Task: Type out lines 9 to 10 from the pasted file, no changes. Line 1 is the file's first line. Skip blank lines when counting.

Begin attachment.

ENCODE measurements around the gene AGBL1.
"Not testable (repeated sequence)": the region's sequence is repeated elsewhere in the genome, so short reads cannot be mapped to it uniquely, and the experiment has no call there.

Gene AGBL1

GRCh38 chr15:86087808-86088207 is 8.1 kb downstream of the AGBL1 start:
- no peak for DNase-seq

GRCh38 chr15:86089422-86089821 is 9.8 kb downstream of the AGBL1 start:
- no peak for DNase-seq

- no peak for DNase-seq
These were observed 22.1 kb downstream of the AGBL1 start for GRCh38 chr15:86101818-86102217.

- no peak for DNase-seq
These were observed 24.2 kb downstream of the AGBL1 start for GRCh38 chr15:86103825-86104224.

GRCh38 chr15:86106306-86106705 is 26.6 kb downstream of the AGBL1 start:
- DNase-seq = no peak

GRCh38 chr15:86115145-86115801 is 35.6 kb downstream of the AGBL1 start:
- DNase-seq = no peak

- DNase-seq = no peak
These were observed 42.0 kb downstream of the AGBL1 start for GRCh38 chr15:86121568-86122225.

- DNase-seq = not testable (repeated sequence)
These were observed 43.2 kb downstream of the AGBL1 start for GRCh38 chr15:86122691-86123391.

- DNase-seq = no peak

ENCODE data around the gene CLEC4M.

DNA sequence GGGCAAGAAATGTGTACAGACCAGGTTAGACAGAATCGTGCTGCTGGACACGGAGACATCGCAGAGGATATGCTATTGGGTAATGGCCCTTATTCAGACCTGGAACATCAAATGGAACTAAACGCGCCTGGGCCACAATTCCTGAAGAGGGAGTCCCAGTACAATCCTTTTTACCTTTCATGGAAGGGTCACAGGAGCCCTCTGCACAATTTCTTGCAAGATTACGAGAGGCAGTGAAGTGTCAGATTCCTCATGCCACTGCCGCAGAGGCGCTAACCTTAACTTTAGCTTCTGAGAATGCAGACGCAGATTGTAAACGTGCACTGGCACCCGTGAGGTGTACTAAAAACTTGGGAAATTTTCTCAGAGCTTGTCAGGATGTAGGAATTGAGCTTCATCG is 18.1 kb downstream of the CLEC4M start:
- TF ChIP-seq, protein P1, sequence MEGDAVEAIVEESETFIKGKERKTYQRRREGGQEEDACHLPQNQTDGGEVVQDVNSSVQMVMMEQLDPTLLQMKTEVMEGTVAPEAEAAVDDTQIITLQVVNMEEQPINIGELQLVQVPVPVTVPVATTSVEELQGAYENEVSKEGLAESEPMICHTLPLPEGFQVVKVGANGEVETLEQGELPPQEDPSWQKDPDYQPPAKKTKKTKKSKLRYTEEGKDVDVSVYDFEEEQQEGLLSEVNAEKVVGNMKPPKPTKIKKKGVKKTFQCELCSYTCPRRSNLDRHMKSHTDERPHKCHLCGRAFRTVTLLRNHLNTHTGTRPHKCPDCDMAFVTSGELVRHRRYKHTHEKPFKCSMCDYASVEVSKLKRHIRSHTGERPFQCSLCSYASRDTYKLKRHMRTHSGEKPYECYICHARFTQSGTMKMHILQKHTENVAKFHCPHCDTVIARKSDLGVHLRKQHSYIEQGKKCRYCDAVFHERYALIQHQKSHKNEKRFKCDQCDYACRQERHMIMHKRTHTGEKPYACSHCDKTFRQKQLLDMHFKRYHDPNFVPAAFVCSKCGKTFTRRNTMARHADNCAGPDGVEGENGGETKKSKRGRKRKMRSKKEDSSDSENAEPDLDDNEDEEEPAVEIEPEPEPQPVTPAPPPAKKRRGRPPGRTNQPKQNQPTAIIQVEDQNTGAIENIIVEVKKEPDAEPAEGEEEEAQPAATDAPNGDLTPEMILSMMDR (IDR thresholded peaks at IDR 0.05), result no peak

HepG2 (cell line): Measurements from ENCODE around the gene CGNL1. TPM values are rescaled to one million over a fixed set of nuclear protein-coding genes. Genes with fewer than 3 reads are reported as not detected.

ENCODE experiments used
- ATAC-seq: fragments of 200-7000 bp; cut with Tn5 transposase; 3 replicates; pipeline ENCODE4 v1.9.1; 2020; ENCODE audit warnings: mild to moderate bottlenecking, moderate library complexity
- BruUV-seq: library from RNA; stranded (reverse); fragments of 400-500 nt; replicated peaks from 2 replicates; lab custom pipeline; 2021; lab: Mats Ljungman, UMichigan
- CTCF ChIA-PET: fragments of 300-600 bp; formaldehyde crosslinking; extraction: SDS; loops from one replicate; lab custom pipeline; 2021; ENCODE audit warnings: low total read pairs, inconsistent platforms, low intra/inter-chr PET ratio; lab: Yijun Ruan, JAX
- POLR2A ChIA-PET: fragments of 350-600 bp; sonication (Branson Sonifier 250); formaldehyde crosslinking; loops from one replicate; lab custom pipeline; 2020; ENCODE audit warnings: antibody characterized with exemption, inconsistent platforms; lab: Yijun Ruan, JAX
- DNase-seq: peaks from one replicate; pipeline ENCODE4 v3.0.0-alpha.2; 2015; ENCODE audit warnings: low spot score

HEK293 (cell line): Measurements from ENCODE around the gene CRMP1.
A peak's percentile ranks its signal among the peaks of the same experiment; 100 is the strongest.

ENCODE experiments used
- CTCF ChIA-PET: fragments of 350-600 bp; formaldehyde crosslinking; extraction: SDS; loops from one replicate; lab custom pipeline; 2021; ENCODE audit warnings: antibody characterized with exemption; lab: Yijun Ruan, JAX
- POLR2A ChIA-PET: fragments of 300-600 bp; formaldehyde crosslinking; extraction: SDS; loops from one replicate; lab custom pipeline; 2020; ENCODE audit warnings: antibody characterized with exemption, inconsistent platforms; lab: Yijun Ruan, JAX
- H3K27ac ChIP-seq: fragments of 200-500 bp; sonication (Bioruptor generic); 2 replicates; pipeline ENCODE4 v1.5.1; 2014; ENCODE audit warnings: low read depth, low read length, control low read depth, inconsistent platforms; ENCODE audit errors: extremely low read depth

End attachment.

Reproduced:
These were observed 22.1 kb downstream of the AGBL1 start for GRCh38 chr15:86101818-86102217.

- no peak for DNase-seq